The study was conducted from September 2014 to April 2016 at three tertiary-level hospitals in Uzbekistan (Clinic No. 2 at the Tashkent Medical Academy, Bukhara Maternity Hospital No. 1 and Samarkand Perinatal Centre) and three tertiary-level hospitals in Ukraine (Odessa Regional Hospital, Poltava City Maternity Hospital and Vinnitsa Regional Hospital). The ethical review board at the Ministry of Health of Uzbekistan approved the study for all facilities in Uzbekistan, and the institutional review board at each hospital in Ukraine approved the study protocol. Physicians and nurses at all sites were trained in the study procedures.

Women presenting at the study hospitals for termination of pregnancy with a gestational age between 13 and 22 weeks (based on menstrual history, clinical examination and/or ultrasound) were given the option to participate in the study. Eligibility criteria included willingness to follow study procedures and undergo a surgical completion if necessary. Exclusion criteria were known allergy to mifepristone, misoprostol or other prostaglandins, or any contraindication to vaginal delivery. In Uzbekistan, women with a previous transmural uterine incision were excluded from enrollment. Based on the latest recommendations,4 providers in Ukraine included women with a previous transmural uterine incision, without a limit on the number of incisions, to gain experience with this population.

After receiving counselling and signing a consent form to participate in the study, women took 200 mg mifepristone orally at the hospital or at home. Treatment with misoprostol took place at the hospital 24–48 hours after taking mifepristone. Women who chose to take mifepristone at home returned to the hospital 24–44 hours after taking mifepristone to ensure that treatment with misoprostol was started within the 24–48-hour time window. After an examination by a study physician or a nurse, women took 400 μg misoprostol sublingually. Doses of sublingual misoprostol were repeated every 3 hours until the complete expulsion of fetus and placenta unless the woman requested surgical intervention or the provider decided to stop treatment for medical reasons. If the placenta was not expelled within 30 minutes after fetal expulsion, study physicians had the option to administer an additional dose of misoprostol to aid expulsion. After each misoprostol dose, a study physician or a nurse monitored and documented women’s blood pressure, temperature and bleeding, collected women’s self-reported pain scores using a seven-level visual analogue scale, and offered pain medication (non-steroidal anti-inflammatory drugs or non-narcotic analgesics). Women were discharged from the hospital the same day as their expulsion unless they requested to prolong their hospitalisation or there was a medical need to extend it.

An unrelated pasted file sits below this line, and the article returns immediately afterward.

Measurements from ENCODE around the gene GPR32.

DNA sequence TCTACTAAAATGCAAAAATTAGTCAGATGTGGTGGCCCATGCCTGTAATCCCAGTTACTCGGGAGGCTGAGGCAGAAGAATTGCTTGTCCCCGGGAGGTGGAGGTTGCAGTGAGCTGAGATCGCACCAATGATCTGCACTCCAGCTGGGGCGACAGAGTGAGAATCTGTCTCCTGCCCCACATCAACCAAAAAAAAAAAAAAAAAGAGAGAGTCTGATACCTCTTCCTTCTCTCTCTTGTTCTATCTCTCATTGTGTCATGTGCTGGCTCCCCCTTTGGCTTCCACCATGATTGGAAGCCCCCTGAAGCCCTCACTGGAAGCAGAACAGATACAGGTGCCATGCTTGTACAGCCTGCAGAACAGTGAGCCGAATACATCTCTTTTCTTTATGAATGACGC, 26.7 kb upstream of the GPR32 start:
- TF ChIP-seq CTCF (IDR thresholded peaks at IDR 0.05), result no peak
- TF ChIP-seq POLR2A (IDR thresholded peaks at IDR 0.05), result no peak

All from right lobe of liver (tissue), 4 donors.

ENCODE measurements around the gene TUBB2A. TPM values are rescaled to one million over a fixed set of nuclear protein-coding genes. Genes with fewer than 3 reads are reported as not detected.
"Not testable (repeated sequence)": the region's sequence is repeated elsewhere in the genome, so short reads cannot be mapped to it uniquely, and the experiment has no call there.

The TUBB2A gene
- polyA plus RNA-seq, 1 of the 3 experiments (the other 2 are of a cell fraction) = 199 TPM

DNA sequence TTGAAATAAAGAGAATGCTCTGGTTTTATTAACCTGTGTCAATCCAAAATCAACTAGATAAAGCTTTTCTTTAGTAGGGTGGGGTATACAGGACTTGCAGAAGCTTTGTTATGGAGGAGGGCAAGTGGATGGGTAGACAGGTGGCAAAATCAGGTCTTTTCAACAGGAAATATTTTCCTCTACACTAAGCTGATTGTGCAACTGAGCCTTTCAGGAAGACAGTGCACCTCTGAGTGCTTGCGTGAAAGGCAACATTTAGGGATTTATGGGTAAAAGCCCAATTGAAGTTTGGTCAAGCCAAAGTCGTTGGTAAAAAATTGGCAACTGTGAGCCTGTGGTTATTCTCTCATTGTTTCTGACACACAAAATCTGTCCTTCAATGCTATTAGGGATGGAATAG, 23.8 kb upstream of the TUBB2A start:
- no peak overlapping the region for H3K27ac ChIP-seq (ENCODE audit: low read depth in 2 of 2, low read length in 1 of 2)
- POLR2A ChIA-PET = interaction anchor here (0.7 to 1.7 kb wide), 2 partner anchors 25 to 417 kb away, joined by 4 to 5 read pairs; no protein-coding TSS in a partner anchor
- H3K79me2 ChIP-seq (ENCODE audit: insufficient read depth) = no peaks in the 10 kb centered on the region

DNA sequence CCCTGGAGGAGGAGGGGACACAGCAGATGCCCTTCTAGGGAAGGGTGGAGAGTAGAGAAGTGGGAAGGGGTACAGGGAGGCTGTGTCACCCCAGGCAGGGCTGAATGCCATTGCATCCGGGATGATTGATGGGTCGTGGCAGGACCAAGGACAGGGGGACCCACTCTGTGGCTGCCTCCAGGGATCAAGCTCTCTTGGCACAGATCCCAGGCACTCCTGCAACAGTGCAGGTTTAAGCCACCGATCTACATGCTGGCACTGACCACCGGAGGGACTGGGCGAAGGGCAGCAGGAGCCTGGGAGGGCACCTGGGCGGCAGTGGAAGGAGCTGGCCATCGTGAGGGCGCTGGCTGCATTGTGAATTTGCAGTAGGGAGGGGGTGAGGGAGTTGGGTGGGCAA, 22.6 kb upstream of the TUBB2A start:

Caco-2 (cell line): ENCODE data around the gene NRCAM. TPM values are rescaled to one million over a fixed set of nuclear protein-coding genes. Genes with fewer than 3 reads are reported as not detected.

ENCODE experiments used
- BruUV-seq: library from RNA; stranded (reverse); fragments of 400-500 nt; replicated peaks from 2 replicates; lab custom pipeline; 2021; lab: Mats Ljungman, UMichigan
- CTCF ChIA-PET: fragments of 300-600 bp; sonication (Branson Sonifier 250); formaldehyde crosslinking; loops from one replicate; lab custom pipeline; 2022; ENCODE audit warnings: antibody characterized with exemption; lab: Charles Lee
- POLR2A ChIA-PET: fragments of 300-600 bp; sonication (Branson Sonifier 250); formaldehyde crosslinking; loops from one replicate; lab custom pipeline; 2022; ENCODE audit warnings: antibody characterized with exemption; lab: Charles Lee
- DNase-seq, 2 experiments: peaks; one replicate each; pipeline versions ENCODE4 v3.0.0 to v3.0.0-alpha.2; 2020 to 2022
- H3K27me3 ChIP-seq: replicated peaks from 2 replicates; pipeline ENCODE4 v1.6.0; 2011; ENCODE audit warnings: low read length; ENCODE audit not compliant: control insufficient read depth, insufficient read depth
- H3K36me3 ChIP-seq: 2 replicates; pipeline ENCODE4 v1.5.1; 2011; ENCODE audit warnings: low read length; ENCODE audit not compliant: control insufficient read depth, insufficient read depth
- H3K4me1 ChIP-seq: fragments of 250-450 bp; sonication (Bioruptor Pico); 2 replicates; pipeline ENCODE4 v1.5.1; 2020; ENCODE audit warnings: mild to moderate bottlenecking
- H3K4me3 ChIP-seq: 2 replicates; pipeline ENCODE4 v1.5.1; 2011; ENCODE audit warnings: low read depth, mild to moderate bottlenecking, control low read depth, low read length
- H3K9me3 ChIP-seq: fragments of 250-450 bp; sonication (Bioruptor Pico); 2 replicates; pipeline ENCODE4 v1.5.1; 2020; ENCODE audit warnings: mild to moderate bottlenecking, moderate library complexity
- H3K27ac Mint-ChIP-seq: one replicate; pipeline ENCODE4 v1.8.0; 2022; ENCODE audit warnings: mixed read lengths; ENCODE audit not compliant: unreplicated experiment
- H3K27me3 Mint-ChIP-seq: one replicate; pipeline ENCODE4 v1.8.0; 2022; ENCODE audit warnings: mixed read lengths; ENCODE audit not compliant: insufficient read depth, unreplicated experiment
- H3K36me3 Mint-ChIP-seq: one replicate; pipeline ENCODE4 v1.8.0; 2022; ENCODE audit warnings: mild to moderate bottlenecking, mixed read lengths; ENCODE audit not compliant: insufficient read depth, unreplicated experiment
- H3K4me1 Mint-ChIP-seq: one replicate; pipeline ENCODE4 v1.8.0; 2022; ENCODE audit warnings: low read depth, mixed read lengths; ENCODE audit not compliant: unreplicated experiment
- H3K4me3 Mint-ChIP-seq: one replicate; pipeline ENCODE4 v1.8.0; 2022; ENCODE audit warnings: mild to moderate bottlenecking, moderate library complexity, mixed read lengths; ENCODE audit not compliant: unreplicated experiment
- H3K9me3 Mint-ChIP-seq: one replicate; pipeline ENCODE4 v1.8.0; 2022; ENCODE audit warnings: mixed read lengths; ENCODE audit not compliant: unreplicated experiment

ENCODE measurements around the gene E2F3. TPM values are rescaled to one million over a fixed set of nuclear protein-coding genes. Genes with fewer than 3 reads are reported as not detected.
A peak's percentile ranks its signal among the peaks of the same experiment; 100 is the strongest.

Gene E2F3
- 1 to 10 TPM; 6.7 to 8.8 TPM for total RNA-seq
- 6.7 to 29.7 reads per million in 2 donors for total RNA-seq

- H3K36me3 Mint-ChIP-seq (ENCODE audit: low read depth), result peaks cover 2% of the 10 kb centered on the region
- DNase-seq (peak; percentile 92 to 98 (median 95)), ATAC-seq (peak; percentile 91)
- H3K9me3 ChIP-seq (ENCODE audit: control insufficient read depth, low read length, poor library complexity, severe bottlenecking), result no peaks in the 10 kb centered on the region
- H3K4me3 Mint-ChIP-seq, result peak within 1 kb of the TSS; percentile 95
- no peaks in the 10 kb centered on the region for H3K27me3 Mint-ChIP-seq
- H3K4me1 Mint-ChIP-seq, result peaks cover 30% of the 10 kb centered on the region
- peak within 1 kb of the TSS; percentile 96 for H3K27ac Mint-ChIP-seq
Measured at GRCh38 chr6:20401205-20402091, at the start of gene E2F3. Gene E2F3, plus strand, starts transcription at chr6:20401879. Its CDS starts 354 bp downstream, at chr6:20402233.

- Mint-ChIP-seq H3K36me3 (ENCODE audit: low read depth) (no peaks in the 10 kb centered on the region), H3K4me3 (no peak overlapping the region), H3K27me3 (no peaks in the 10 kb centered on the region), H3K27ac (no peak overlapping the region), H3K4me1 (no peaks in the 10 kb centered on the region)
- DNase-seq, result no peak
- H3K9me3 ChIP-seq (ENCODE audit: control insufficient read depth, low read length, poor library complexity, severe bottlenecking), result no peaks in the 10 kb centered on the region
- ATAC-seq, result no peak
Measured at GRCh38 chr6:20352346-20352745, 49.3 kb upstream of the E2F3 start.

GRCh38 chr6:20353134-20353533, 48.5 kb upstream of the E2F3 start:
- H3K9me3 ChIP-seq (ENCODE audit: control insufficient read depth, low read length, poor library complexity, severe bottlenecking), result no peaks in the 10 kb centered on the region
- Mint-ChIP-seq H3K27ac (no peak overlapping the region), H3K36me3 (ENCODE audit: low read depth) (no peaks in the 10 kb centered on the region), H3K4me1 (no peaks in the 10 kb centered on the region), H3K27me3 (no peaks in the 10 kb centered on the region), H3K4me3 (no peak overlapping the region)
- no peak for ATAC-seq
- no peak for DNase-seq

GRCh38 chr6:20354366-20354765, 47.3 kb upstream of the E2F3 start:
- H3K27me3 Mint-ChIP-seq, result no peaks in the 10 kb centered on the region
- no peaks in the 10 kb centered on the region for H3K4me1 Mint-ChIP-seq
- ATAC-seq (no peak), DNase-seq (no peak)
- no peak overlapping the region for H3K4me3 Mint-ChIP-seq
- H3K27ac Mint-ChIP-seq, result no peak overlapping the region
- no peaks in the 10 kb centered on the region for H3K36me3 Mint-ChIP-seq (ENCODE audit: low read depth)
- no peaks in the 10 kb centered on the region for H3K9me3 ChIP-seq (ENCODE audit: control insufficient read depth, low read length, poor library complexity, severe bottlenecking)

Medical abortion success was defined as complete evacuation of the uterus (both fetus and placenta) without surgical intervention or oxytocin. A complete uterine evacuation was determined by examination of the fetal and placental tissue or an ultrasound scan. At the time of discharge, study physicians interviewed women to assess their experience with the procedure and its acceptability. Study staff also documented unscheduled visits to the hospital after discharge.

The sample size was calculated for each country separately to provide sufficient data for the revision of the local medical abortion protocols. Based on previous research,11 12 we calculated a sample of 135 women which would allow us to detect a success rate of 91% at 15 hours with a ±5% precision (α=0.05) while assuming a 5% loss to follow-up/dropout. In Ukraine, the sample size was increased to 170 women to allow study staff to have more experience with the method. Staff at Gynuity Health Projects entered data into SPSS, version 19.13 Groups were compared using Fisher’s exact test for proportions and Mann–Whitney U-test for medians. Two-tailed p<0.05 was considered statistically significant.

Patient and public involvement

Participants were not involved in the study design or the recruitment process. Study planning included site visits to gather feedback from providers on ways to improve second-trimester medical abortion services. Study results were disseminated to study staff, other providers, and representatives from local ministries of health.


We enrolled 306 women in the study: 134 (43.8%) in Uzbekistan and 172 (56.2%) in Ukraine. Women in Ukraine had a higher median gestational age than women in Uzbekistan, and women in Uzbekistan were more likely to have been pregnant previously and to have given birth than women in Ukraine (table 1).

Table 1

Participant characteristics by country